Elucidating the mechanism governing cell rotation under DEP using the volumetric polarization and integration method

Yu Zhao, Jozef Brcka, Jacques Faguet, Guigen Zhang

Research output: Contribution to journalArticlepeer-review

5 Scopus citations


Cell rotation can be achieved by utilizing rotating electric fields through which torques are generated due to phase difference between the dipole moment of cells and the external electric field. While reports of cell rotation under non-rotating electrical fields, such as dielectrophoresis (DEP), are abound, the underlying mechanism is not fully understood. Because of this, contradicting arguments remain regarding if a single cell can rotate under conventional DEP. What’s more, the current prevailing DEP theory is not adequate for identifying the cause for such disagreements. In this work we applied our recently developed Volumetric Polarization and Integration (VPI) method to investigate the possible causes for cell rotation under conventional DEP. Three-dimensional (3D) computer models dealing with a cell in a DEP environment were developed to quantify the force and torque imparted on the cell by the external DEP field using COMSOL Multiphysics software. Modeling results suggest that eccentric inclusions with low conductivity inside the cell will generate torques (either in clockwise or counter-clockwise directions) sufficient to cause cell rotation under DEP. For validation of modeling predictions, experiments with rat adipose stem cells containing large lipid droplets were conducted. Good agreement between our modeling and experimental results suggests that the VPI method is powerful in elucidating the underlying mechanisms governing the complicated DEP phenomena.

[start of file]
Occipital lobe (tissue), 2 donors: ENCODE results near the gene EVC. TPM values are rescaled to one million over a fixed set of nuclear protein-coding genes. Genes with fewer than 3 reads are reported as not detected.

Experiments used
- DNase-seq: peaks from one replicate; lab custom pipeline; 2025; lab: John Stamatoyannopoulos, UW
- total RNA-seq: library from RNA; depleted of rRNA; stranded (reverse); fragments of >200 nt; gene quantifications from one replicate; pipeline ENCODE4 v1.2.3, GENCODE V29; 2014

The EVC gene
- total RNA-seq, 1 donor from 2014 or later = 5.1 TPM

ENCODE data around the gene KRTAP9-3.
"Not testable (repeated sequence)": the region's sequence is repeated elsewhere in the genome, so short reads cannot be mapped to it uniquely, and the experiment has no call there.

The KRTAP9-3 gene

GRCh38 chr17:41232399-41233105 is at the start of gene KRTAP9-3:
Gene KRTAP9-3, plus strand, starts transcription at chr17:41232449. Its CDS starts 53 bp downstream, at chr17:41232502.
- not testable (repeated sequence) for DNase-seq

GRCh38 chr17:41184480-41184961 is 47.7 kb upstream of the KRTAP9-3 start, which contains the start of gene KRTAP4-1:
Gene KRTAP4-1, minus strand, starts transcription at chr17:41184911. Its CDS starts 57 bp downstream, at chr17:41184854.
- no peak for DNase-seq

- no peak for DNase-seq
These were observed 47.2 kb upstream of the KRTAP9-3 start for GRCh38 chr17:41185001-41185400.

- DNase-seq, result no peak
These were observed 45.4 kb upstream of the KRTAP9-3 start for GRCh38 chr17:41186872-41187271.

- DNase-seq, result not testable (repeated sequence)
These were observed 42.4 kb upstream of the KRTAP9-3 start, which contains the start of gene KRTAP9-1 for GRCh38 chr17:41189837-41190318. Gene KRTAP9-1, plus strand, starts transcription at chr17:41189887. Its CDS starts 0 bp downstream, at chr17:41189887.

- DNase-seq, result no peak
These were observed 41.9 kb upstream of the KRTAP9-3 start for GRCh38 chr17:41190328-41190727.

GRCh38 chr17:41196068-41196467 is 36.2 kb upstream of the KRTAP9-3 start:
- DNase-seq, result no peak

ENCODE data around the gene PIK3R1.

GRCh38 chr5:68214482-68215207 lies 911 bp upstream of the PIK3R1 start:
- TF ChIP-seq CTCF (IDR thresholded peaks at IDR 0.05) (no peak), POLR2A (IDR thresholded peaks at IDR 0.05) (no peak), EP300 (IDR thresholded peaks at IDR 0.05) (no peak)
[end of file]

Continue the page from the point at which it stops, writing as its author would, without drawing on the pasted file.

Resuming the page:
Original languageEnglish
Article number81
JournalBiomedical Microdevices
Issue number3
StatePublished - Sep 1 2018

Bibliographical note

Publisher Copyright:
© 2018, Springer Science+Business Media, LLC, part of Springer Nature.


  • COMSOL modeling
  • Cell rotation
  • Dielectrophoresis (DEP)
  • Eccentric inclusion
  • Volumetric polarization and integration (VPI)

ASJC Scopus subject areas

  • Biomedical Engineering
  • Molecular Biology


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